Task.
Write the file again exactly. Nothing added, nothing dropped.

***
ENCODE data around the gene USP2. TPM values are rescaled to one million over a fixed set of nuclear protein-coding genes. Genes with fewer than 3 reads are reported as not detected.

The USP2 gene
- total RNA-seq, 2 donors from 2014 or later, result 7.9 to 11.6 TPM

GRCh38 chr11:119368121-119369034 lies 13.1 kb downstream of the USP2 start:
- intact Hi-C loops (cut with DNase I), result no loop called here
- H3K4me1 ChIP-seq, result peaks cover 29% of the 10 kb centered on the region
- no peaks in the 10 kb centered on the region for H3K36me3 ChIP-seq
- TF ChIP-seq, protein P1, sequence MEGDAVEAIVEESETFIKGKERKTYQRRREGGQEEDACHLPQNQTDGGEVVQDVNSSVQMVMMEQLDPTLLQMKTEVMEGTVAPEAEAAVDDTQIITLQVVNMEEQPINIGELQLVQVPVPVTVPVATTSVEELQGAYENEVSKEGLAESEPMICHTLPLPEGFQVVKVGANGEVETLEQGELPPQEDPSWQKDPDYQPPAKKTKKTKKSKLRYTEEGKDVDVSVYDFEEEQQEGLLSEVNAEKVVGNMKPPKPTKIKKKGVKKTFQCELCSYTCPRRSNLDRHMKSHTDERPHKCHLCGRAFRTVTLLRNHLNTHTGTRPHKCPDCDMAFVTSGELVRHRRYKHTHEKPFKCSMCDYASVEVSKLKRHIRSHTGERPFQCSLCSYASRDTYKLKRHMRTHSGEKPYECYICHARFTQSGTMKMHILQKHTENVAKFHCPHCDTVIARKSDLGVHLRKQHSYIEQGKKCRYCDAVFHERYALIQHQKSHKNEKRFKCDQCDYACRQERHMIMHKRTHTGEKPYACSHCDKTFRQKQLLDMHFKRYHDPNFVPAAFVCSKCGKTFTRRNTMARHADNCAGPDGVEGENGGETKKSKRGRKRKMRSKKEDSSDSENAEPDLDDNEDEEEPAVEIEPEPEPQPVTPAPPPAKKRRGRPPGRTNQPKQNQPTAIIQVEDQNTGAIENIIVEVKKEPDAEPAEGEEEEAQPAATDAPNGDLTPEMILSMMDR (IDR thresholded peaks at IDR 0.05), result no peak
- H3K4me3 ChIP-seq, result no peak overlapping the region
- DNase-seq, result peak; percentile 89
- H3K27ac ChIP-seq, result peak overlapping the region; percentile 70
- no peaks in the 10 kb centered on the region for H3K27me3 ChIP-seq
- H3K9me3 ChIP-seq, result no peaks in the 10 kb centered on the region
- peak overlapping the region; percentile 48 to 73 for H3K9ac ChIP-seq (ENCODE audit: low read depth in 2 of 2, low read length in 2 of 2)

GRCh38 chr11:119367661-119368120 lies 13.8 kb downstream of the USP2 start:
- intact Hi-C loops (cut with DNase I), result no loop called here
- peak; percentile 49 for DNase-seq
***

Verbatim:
ENCODE data around the gene USP2. TPM values are rescaled to one million over a fixed set of nuclear protein-coding genes. Genes with fewer than 3 reads are reported as not detected.

The USP2 gene
- total RNA-seq, 2 donors from 2014 or later, result 7.9 to 11.6 TPM

GRCh38 chr11:119368121-119369034 lies 13.1 kb downstream of the USP2 start:
- intact Hi-C loops (cut with DNase I), result no loop called here
- H3K4me1 ChIP-seq, result peaks cover 29% of the 10 kb centered on the region
- no peaks in the 10 kb centered on the region for H3K36me3 ChIP-seq
- TF ChIP-seq, protein P1, sequence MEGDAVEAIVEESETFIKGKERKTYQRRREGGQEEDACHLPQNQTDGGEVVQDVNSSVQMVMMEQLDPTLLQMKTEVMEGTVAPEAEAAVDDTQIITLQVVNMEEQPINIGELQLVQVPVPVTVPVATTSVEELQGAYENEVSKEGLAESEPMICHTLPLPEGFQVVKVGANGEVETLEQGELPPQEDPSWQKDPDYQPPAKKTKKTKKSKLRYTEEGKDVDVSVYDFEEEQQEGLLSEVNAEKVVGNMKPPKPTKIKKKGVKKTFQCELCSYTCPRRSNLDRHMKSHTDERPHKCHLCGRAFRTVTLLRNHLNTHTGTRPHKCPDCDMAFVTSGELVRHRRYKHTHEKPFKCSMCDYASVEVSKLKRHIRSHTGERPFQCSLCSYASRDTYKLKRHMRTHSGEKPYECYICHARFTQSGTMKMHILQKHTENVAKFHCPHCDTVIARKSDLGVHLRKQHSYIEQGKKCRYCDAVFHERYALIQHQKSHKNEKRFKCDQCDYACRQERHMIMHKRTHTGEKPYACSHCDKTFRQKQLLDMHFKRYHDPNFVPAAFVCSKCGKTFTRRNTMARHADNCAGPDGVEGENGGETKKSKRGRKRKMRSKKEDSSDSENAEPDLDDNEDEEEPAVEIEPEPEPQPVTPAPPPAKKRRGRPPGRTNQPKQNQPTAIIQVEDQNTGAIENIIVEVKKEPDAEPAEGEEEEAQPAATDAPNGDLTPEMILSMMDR (IDR thresholded peaks at IDR 0.05), result no peak
- H3K4me3 ChIP-seq, result no peak overlapping the region
- DNase-seq, result peak; percentile 89
- H3K27ac ChIP-seq, result peak overlapping the region; percentile 70
- no peaks in the 10 kb centered on the region for H3K27me3 ChIP-seq
- H3K9me3 ChIP-seq, result no peaks in the 10 kb centered on the region
- peak overlapping the region; percentile 48 to 73 for H3K9ac ChIP-seq (ENCODE audit: low read depth in 2 of 2, low read length in 2 of 2)

GRCh38 chr11:119367661-119368120 lies 13.8 kb downstream of the USP2 start:
- intact Hi-C loops (cut with DNase I), result no loop called here
- peak; percentile 49 for DNase-seq